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The Center for Palestine Studies (CPS) at Columbia is proud to launch, in conjunction with the Institute for Palestine Studies in Ramallah, the archives of this forgotten gem over a century after its birth in Jerusalem. Established in 1908 by Jurji Habib Hanania (1864-1920), al-Quds became the first privately owned public daily newspaper in Palestine. It was soon followed by al-Karmil in Haifa, launched in 1909 as an anti-Zionist organ by Najib Nassar, and by Falastin launched in 1911 in Jaffa by ‘Isa al-‘Isa. On the other side of the ideological divide Nissim and Shimon Moyal published Sawt al-Uthmaniyya (Jaffa, 1913) as a propagator of Zionism in Arabic. It was in response to this newspaper that Nassar turned his paper toward anti-Zionism.
The significance of Jurji Hanania’s al-Quds, aside from it being the first newspaper in Palestine, was its timing. It both celebrated and tested the new freedom of publication proclaimed by the Ottoman Constitutional Revolution of 1908, with its promises for freedom of the press and assembly, including the rights of citizens and the formation of political parties. Hanania established a press that became a beacon for an Arabic literary renaissance in that period. Paradoxically, the coming of World War I and the military regime of Ahmad Jamal Pasha ushered in a return to press censorship, and, ultimately the closure of the three pioneering papers–Falastin, al-Karmil, and al-Quds. Hanania went into exile in Egypt and was never able to resume publication. But his work laid the foundations for an independent and combative press that had to face the tribulations of the Mandate period.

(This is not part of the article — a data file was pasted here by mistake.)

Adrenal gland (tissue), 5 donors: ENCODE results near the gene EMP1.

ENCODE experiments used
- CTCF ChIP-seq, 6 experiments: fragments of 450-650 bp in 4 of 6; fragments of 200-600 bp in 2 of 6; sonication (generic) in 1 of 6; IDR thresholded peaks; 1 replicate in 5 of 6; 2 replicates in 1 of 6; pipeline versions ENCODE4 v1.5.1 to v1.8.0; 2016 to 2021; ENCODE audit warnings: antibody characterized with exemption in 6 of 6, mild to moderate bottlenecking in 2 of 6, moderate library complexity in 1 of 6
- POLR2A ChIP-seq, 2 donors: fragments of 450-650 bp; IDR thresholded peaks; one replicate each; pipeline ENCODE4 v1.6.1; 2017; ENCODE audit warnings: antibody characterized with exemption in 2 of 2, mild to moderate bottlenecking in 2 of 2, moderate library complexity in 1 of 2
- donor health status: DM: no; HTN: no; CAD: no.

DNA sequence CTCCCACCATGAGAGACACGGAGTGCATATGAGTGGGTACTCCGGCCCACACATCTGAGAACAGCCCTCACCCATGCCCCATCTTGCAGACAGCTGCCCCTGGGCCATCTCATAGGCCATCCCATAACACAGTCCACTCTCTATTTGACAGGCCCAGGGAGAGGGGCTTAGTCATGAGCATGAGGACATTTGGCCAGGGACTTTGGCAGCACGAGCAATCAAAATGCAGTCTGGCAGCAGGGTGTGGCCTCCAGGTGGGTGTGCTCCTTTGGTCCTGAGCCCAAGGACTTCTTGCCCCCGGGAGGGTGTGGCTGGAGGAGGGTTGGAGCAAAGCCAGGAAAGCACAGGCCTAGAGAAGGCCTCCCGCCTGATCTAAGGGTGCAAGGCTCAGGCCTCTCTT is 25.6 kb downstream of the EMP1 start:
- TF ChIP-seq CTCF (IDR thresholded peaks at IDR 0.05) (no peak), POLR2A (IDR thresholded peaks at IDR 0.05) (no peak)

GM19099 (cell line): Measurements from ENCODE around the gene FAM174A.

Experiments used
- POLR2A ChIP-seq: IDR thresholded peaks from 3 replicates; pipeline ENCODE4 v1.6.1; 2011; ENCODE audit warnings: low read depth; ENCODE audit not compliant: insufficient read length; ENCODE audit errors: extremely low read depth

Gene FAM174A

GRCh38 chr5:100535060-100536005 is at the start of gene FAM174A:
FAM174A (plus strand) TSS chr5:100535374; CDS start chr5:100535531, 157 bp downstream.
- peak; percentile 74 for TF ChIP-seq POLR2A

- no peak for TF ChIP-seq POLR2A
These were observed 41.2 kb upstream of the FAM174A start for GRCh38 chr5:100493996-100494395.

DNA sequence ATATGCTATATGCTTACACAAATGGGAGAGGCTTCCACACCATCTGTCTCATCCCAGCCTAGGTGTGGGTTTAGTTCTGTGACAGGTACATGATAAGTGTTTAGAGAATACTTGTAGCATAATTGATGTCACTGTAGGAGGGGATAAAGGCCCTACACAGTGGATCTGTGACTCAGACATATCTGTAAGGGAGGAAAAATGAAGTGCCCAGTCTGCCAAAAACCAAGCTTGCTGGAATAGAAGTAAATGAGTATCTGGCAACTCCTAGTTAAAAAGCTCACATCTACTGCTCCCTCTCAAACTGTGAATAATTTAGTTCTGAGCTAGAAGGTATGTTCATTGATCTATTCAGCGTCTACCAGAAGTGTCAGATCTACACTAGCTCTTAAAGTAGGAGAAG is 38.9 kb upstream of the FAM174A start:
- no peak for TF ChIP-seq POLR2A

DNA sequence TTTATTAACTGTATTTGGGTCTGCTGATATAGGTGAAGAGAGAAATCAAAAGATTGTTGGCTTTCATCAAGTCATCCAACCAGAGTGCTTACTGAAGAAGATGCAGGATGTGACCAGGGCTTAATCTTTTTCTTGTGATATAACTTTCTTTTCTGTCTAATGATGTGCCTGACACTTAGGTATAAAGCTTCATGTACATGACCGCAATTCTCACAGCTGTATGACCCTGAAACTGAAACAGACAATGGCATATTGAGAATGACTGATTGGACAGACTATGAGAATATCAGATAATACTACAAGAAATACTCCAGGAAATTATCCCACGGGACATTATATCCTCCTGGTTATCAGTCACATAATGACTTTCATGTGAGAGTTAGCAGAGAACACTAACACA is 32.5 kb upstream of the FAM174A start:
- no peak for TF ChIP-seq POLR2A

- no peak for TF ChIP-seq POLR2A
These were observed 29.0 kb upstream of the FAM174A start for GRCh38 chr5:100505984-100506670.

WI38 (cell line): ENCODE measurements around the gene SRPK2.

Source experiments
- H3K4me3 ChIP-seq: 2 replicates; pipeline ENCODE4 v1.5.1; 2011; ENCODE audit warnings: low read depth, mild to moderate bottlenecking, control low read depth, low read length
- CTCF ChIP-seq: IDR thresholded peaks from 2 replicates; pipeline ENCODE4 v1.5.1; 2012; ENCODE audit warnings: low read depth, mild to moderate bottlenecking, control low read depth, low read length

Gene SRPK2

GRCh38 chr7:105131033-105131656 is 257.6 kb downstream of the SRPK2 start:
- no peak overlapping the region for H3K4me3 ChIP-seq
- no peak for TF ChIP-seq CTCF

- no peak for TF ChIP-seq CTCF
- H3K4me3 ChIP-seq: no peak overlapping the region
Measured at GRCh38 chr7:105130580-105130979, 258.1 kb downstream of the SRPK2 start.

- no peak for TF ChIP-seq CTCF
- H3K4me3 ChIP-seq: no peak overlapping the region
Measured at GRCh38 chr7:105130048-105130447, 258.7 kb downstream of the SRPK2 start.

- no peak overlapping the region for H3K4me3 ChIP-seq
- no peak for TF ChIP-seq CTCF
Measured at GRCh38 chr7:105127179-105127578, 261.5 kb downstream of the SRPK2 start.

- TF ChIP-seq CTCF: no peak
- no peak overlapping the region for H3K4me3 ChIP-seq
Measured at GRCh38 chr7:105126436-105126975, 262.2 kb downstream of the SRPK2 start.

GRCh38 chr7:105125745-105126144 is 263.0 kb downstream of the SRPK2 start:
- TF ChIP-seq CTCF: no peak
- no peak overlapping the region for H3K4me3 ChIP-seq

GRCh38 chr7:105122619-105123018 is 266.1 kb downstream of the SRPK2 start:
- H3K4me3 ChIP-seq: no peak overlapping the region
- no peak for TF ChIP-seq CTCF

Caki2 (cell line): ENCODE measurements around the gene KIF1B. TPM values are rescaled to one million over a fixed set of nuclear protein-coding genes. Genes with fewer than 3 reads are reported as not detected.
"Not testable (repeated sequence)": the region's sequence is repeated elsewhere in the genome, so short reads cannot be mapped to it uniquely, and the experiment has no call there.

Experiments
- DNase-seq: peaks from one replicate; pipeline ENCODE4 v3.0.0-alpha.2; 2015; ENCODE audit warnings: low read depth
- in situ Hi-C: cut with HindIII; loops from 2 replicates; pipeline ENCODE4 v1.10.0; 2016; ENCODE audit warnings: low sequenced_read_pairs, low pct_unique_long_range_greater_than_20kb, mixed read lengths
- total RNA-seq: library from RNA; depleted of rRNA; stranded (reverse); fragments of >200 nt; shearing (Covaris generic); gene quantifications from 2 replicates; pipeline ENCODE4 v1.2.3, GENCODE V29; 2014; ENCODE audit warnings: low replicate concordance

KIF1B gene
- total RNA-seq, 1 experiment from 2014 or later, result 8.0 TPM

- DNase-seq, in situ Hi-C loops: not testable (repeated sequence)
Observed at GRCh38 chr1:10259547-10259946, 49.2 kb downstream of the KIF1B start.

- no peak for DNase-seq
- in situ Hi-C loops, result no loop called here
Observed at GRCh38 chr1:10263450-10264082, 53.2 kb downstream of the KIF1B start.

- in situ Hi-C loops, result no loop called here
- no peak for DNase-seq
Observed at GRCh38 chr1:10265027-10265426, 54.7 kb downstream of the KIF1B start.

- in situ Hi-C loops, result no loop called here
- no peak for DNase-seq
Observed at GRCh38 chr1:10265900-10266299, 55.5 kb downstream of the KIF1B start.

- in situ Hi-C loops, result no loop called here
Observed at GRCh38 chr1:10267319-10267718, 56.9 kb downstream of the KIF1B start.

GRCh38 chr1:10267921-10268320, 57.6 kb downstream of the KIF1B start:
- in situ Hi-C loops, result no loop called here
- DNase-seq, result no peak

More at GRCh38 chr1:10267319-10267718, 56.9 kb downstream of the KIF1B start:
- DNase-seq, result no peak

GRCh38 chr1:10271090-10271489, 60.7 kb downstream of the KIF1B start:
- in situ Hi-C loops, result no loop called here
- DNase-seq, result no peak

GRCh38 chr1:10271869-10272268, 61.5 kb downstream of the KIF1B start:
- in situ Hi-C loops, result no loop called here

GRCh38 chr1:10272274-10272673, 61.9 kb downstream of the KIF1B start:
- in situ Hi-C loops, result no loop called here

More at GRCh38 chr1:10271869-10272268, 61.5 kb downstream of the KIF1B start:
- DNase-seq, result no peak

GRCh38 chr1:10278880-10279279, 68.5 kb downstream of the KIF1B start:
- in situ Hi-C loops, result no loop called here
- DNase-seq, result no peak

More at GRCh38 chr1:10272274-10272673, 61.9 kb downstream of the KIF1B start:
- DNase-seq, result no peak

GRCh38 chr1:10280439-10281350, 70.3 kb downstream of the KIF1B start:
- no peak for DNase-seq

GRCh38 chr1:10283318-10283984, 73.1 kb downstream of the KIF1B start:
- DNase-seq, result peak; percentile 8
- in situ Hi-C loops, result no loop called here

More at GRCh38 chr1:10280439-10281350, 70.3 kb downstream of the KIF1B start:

Introducing al Quds and its publisher, we reprint in the attached article, a contribution by Hanania’s granddaughter from the Jerusalem Quarterly. It contains a personal history of the man, his press, and his newspaper, using unique and hitherto unpublished family papers.